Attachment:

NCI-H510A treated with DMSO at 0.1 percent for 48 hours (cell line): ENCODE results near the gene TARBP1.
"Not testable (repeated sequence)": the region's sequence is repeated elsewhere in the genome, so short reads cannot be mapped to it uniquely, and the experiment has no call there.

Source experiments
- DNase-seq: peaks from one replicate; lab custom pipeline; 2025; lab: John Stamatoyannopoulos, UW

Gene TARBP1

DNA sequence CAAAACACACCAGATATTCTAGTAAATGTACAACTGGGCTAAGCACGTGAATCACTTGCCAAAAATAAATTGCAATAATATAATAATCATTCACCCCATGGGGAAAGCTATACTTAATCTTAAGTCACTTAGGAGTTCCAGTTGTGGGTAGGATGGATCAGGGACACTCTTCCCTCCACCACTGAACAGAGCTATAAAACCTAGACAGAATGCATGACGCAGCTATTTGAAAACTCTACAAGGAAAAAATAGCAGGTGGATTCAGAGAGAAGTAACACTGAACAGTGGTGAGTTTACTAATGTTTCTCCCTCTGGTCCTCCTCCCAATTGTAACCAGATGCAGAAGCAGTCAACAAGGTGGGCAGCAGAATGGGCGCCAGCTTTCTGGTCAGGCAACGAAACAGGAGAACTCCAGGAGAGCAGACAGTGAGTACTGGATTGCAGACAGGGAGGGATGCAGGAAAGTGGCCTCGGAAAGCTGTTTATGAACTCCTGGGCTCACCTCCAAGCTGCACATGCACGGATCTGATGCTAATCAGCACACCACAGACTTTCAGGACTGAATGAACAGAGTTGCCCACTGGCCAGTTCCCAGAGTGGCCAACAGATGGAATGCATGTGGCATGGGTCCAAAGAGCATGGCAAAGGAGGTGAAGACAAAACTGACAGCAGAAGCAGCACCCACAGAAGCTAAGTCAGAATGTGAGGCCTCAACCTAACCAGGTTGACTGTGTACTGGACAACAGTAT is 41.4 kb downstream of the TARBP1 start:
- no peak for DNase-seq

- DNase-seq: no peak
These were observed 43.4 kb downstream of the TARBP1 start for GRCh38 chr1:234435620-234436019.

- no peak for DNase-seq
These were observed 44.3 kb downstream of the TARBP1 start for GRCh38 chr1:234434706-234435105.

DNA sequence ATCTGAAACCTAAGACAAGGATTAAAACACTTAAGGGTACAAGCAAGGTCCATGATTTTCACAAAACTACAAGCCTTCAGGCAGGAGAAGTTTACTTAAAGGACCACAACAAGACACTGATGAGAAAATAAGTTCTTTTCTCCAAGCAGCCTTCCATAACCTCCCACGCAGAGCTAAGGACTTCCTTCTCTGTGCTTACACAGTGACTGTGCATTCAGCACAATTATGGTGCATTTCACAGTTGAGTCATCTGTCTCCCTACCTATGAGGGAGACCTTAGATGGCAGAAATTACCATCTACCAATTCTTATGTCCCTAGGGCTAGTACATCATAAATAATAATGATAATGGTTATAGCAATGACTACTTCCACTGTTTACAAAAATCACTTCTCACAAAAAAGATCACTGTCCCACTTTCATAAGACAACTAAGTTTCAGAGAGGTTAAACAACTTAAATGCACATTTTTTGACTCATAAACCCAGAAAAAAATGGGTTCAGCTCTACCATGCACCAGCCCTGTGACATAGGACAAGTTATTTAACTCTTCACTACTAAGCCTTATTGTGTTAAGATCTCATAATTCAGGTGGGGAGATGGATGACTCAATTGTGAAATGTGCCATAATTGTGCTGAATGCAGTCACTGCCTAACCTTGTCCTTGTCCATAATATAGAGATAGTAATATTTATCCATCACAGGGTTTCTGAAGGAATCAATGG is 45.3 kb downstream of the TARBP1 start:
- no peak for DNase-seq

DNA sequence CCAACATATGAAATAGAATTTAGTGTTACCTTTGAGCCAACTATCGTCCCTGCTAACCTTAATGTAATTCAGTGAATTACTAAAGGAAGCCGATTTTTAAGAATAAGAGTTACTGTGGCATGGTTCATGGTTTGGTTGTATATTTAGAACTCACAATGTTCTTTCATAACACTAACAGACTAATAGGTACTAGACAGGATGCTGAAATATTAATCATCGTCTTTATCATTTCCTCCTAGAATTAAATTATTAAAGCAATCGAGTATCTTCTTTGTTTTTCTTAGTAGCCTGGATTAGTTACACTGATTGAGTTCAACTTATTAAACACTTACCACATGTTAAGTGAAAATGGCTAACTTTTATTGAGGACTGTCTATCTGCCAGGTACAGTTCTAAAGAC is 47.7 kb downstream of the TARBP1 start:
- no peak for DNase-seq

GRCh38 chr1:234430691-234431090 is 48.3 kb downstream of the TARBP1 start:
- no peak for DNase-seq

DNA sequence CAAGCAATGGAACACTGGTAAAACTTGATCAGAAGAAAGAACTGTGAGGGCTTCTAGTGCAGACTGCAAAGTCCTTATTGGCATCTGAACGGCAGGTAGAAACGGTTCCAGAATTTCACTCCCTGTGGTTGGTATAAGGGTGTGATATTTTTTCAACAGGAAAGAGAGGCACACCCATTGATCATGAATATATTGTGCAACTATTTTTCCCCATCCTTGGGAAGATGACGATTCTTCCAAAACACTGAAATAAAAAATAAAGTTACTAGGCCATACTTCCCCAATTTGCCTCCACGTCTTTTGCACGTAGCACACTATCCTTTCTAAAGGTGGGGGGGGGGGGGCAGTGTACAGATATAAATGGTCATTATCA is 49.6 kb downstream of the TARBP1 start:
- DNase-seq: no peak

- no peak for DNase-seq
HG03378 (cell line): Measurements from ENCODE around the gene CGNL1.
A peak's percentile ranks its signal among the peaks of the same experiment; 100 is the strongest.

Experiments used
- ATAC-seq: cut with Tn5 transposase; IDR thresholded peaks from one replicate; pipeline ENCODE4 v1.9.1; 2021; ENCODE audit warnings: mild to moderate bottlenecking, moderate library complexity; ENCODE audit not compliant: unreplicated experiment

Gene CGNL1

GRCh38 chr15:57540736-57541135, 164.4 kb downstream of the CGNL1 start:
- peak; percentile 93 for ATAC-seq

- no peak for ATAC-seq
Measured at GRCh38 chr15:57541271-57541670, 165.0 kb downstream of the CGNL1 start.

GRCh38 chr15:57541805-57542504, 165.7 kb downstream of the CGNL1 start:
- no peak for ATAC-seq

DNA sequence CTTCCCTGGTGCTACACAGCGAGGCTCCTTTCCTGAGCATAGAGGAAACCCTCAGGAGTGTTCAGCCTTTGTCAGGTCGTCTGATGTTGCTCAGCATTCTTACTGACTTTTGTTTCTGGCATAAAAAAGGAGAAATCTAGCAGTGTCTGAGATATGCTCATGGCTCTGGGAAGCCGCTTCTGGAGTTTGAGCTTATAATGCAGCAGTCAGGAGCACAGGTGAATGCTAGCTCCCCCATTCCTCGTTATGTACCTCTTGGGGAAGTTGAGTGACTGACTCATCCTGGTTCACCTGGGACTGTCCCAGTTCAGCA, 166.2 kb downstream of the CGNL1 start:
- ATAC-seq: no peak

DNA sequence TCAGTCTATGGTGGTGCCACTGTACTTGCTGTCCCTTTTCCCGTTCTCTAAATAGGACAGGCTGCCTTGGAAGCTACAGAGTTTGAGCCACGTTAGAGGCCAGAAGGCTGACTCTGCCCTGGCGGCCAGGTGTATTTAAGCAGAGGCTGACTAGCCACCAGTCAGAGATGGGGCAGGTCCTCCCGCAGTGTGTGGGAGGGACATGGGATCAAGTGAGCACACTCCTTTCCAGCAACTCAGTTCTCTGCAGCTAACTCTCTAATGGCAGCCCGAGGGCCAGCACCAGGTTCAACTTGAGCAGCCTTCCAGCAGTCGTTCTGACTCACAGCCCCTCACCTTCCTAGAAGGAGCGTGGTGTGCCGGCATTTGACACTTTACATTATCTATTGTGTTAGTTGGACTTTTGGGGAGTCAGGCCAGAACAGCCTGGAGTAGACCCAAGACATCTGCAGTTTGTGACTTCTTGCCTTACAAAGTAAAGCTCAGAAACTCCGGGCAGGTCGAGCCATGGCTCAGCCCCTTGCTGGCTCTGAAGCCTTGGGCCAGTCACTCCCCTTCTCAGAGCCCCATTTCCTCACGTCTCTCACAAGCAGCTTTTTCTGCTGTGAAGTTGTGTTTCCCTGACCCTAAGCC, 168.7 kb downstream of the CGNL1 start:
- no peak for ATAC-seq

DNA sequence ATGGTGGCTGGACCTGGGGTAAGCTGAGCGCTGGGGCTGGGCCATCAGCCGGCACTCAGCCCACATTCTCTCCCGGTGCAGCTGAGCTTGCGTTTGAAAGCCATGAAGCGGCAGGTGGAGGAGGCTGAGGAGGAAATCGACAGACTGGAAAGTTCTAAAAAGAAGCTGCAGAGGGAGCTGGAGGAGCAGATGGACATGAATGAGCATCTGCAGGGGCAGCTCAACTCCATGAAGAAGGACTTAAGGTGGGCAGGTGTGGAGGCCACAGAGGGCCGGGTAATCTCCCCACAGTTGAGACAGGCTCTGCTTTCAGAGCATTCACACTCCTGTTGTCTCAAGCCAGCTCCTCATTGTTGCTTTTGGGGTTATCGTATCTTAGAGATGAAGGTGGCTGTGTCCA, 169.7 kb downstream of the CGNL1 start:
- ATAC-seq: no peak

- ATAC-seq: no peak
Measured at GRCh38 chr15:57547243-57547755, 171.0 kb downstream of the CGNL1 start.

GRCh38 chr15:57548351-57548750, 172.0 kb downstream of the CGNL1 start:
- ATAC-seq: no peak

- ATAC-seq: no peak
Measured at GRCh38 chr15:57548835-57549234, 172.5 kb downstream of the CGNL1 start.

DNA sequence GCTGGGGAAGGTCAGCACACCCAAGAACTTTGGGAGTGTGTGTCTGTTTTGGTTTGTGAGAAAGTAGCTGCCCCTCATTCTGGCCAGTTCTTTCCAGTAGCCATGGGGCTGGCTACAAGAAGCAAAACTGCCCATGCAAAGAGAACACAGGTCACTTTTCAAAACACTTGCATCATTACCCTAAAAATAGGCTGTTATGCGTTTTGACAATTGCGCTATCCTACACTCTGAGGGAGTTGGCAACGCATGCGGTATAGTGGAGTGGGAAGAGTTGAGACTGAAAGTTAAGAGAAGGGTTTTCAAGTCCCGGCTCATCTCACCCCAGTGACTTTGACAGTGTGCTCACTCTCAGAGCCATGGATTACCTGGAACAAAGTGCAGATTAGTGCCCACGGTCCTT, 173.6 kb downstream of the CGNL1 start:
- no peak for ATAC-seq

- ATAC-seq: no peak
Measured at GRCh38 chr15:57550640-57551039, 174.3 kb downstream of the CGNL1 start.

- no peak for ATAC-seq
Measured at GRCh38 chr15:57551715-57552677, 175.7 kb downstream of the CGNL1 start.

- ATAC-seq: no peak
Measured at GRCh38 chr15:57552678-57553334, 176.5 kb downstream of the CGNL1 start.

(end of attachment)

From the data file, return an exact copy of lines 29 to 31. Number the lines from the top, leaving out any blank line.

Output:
Measured at GRCh38 chr15:57541271-57541670, 165.0 kb downstream of the CGNL1 start.

GRCh38 chr15:57541805-57542504, 165.7 kb downstream of the CGNL1 start:
- no peak for ATAC-seq